It should come as no great shock that the A20 Celica sold pretty well. It took less than a year for production to top the 100,000-unit mark and annual production for the rest of the run was always comfortably in the six figures. Compared to the best years of the original Mustang, that wasn’t outstanding, but given that the market for cars like this in Japan was still not vast and Toyota was still building its reputation abroad, it was a very respectable total. In their first full model year, the JDM Celica outsold the Galant GTO by a margin of more than 2:1.
Global sales expanded further as the Celica arrived in additional export markets. The RA21 Celica ST was introduced in North America soon after the Japanese launch. TA22 1.6-liter cars became available in the U.K. about six months later and in Australia some six months after that. Total Celica production for the 1972 calendar year was more than 150,000 units and topped 175,000 for calendar 1973.
The Celica was also very successful on the track. As with the American pony cars it emulated, the A20 Celica’s stock suspension woes became largely irrelevant in racing tune and both the 2T-B and 2T-G engines were capable of producing considerably more power. Once the Celica was homologated, it began a brisk competition career, racking up a lengthy list of class and overall victories.
In 1972 alone, TA22 Celicas took first, second, and fourth places in the Japan Grand Prix and claimed outright victories in, among others, the Philippine Grand Prix, the Race de Nippon, the All-Japan Suzuka 1000km, and the Macau Grand Prix Touring Car Race. The following year, Swedish driver Ove Andersson drove a Celica 1600GT to class victories in two European Touring Car Championship (ETCC) events.
In rally competition, Celicas won the 1972 New Caledonia Safari and Ethiopia Highland Rallies outright, which spoke well of the stoutness of the basic structure. Ove Andersson then scored a class victory in the 1972 RAC Rally, a feat he and Geriant Phillips repeated in 1973. Andersson and Gunnar Haggbom also won their class in the 1973 Austrian Alpine Rally.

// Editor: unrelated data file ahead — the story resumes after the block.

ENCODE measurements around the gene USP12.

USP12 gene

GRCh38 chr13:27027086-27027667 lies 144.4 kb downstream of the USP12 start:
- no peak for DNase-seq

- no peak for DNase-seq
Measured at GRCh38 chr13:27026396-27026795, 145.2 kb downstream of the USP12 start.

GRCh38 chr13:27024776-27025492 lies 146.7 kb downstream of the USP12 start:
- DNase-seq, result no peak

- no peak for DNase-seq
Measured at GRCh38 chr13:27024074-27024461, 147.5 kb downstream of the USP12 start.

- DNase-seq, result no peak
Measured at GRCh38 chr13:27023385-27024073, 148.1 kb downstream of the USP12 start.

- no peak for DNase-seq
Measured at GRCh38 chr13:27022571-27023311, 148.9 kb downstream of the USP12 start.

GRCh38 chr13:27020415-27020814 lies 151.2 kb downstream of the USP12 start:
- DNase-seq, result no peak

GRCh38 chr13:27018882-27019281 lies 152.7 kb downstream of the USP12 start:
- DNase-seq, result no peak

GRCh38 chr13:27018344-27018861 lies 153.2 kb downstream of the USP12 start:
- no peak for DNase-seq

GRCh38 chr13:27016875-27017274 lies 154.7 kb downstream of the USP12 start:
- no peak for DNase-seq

The A20 Celica continued to race throughout the model run — driver Win Percy used a 1600GT hardtop prepared by England’s Samuri Racing to claim class championships in the 1975 and 1976 British Touring Car Championship series — but the Celica’s World Rally Championship (WRC) duties were assumed for a time by the smaller and lighter TE27 Corolla Levin. Celicas finally returned to WRC in 1976.
Despite the Celica’s clear sales lead over the Colt Galant GTO, the appearance of the fastback GTO seems to have left the Celica development team fearing they might be missing a bet. A year after the public debut of the A20 Celica, Toyota’s exhibit at the 18th Tokyo Motor Show displayed a prototype fastback Celica, badged “SV-1.” A production version went on sale in early April 1973.
Although it dispensed with the SV-1’s exaggerated fender flares, the production fastback’s mostly new sheet metal made it longer, lower, and wider than the Celica hardtop despite an unchanged wheelbase. Fastback Celicas were probably more aerodynamic as well, but they were also about 155 lb (70 kg) heavier than a similarly equipped hardtop. Save for details like its five-light tail lamp treatment, the fastback Celica looked a great deal like the Galant GTO in profile or from the rear three-quarter view — enough so that a casual observer might mistake one for the other. Western observers almost uniformly remarked that the fastback Celica looked like the 1969–1970 Ford Mustang fastback, which was also true.
Toyota called the new body style a Liftback, signifying that it was a three-door hatchback rather than a two-door coupe. With its sloping fastback roofline, the Celica Liftback was, if anything, even less habitable for rear-seat passengers than was the hardtop, but the hatchback roof and folding rear seat made the Liftback more versatile for quotidian chores or the sort of “active lifestyle” pastimes that so fascinate advertising copywriters.
Celica hardtops, which had been updated in late 1972 with redesigned taillights and a relocated fuel filler on the left-hand C-pillar, retained their original front end design for about nine months after the Liftback debuted. In January 1974, Toyota communized both body styles, giving the hardtop the Liftback’s hitherto-unique front fenders, bumper, and hood. The goal was undoubtedly to simplify production, but the longer Liftback nose did arguably look better.